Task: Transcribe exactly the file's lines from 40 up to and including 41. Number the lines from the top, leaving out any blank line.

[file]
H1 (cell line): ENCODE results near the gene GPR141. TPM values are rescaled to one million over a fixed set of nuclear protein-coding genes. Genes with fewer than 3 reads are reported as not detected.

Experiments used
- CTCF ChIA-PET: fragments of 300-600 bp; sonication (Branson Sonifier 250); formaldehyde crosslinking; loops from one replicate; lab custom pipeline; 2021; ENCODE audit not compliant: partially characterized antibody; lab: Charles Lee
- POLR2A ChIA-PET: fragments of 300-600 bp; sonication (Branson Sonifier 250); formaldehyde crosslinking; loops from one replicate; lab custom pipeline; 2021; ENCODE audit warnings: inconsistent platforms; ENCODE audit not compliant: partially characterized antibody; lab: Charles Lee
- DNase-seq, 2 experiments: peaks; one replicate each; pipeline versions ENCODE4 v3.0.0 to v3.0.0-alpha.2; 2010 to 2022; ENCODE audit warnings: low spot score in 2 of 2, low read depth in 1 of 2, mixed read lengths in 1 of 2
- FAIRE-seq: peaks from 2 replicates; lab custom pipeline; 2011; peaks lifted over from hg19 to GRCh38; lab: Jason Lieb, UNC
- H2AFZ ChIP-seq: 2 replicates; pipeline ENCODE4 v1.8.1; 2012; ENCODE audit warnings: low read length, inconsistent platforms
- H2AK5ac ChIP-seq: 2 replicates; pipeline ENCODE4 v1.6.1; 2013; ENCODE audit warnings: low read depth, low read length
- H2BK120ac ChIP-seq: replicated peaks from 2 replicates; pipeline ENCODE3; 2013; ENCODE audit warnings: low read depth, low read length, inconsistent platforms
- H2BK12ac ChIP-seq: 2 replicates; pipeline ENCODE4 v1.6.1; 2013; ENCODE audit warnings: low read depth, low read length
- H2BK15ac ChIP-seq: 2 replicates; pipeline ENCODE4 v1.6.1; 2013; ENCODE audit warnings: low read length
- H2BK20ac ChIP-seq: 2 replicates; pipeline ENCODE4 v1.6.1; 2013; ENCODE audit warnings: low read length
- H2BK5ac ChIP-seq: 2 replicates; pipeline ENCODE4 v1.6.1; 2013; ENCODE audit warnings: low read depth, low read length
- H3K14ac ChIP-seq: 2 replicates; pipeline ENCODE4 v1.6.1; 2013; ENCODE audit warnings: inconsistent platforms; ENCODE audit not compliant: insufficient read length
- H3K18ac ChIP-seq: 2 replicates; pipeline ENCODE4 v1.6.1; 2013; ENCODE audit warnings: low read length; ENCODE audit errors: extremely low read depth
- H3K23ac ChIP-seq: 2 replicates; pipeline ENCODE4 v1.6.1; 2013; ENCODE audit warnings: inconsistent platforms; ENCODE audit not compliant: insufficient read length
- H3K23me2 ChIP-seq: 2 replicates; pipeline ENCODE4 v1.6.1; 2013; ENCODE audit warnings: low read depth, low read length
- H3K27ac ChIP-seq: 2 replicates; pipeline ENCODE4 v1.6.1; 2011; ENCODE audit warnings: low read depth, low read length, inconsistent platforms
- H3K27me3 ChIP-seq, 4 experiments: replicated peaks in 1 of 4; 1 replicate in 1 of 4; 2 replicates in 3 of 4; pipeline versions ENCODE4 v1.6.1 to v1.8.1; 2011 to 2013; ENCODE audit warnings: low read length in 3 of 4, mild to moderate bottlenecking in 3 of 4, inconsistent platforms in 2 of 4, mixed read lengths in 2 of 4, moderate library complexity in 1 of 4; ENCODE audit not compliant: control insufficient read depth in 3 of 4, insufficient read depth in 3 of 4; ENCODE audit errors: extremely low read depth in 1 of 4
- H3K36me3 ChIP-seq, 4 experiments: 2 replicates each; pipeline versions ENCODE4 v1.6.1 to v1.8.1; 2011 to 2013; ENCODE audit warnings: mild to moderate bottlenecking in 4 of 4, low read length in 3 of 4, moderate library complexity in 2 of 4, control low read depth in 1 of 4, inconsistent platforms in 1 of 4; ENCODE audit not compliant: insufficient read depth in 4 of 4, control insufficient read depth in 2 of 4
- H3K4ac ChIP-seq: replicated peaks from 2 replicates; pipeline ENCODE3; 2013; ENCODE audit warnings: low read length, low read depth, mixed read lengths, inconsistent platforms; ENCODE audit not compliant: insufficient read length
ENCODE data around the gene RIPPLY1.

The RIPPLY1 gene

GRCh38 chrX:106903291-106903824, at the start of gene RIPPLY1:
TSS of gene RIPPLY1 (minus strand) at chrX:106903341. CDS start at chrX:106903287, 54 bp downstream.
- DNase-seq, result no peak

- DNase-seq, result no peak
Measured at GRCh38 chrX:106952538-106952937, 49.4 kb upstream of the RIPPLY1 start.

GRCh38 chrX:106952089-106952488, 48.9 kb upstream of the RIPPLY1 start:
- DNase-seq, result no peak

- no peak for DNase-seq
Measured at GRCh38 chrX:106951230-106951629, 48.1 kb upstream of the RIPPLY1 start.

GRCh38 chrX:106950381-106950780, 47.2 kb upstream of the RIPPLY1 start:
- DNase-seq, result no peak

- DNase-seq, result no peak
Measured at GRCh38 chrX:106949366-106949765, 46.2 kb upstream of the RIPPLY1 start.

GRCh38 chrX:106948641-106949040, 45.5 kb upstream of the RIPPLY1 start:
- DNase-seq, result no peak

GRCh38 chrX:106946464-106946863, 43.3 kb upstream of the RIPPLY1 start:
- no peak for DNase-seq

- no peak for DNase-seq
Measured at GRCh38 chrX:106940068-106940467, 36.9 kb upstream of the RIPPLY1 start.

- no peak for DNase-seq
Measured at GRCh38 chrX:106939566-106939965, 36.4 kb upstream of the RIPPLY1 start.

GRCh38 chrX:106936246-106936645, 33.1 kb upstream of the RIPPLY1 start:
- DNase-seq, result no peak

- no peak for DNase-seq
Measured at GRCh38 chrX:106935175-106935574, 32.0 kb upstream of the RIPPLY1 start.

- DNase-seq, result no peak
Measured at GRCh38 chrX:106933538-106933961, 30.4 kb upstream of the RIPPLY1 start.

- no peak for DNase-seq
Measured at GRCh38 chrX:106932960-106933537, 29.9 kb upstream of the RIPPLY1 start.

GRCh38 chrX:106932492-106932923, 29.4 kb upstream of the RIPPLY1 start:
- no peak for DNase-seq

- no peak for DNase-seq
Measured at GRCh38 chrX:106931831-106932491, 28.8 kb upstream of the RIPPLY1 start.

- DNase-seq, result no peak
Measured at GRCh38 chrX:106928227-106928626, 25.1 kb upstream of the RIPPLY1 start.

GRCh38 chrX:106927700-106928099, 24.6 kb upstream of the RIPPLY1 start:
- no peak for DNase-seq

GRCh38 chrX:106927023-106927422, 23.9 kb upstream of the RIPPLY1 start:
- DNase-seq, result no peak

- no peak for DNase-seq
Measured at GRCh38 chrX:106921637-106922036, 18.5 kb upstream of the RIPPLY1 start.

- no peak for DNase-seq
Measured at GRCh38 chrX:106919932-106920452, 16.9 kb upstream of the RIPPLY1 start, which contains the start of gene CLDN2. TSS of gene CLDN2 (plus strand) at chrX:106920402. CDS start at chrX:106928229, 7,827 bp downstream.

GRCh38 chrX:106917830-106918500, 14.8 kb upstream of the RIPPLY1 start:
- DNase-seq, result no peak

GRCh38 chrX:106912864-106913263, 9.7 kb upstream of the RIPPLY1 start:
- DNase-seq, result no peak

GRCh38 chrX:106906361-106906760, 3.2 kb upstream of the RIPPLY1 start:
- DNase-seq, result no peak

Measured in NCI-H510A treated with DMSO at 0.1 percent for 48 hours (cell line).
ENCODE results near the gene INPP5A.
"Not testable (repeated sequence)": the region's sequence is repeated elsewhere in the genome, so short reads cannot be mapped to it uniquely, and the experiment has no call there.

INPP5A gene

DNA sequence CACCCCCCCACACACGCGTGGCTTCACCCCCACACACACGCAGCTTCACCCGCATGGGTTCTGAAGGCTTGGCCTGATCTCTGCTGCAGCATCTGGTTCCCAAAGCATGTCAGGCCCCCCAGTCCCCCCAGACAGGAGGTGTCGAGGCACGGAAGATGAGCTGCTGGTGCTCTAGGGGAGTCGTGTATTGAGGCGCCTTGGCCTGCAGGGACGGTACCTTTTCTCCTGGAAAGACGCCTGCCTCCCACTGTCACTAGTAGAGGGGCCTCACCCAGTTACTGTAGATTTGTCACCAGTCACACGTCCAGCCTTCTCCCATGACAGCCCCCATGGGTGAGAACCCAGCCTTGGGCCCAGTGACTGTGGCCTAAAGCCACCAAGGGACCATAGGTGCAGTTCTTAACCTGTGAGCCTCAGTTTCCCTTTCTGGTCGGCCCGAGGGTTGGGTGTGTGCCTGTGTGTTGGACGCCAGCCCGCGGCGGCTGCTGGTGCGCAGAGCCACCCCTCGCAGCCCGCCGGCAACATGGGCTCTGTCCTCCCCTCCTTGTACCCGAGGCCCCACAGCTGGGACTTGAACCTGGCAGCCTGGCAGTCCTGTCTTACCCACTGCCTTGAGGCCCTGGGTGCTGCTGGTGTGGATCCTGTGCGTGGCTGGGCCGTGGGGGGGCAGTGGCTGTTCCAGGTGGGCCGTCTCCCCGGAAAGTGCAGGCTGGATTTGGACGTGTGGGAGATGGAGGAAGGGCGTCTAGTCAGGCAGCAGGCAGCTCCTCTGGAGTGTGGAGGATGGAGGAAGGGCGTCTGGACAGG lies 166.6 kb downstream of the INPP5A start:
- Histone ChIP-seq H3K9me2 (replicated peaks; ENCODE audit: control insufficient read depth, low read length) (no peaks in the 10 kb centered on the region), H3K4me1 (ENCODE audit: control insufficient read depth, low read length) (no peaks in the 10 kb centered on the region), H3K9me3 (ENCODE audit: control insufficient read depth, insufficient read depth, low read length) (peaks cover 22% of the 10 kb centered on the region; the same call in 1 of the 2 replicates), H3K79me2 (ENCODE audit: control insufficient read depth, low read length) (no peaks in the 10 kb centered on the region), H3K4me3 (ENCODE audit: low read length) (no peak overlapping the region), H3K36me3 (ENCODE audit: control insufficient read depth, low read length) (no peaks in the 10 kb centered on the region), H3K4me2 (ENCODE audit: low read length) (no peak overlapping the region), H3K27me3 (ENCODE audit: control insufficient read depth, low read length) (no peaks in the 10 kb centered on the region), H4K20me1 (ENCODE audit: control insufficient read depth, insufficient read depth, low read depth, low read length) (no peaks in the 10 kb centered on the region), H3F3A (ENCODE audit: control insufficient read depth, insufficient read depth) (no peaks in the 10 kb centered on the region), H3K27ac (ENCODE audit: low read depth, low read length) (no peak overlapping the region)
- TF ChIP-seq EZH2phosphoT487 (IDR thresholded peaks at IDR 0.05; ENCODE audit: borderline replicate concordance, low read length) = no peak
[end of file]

- no peak for DNase-seq

- no peak for DNase-seq